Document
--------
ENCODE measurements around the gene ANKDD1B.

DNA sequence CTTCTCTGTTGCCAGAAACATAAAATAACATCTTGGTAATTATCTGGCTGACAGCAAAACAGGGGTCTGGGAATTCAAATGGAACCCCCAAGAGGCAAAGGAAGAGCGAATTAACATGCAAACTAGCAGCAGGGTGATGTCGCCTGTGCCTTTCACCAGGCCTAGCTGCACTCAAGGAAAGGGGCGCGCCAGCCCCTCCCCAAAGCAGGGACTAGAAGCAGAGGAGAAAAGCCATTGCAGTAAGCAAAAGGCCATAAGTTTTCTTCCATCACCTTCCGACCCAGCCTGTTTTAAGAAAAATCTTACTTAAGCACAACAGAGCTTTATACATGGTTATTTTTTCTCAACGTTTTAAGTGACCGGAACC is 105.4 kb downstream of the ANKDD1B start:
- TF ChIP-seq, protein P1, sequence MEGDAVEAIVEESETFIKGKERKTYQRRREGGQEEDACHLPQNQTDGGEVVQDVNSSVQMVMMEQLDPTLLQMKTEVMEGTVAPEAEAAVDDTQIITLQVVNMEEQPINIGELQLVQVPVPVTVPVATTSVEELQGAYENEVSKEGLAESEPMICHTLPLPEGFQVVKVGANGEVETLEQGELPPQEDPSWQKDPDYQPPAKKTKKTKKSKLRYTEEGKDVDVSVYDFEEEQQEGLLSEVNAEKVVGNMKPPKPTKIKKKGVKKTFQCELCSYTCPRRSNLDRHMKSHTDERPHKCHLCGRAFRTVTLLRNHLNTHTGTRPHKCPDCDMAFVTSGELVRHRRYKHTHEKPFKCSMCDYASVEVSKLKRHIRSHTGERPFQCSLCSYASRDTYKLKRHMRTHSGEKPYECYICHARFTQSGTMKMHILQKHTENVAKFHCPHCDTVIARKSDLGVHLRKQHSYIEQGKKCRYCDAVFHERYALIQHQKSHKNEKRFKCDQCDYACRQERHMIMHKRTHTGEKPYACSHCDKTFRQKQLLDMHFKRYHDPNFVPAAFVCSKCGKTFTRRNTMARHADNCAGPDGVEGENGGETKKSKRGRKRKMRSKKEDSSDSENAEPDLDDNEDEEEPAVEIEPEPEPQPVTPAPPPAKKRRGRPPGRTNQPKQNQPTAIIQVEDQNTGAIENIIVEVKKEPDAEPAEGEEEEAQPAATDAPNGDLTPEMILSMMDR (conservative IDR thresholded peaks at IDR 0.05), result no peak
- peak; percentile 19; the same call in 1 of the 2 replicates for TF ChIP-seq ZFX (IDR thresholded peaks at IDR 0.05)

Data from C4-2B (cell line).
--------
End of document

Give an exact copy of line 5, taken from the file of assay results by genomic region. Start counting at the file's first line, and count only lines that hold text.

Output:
Data from C4-2B (cell line).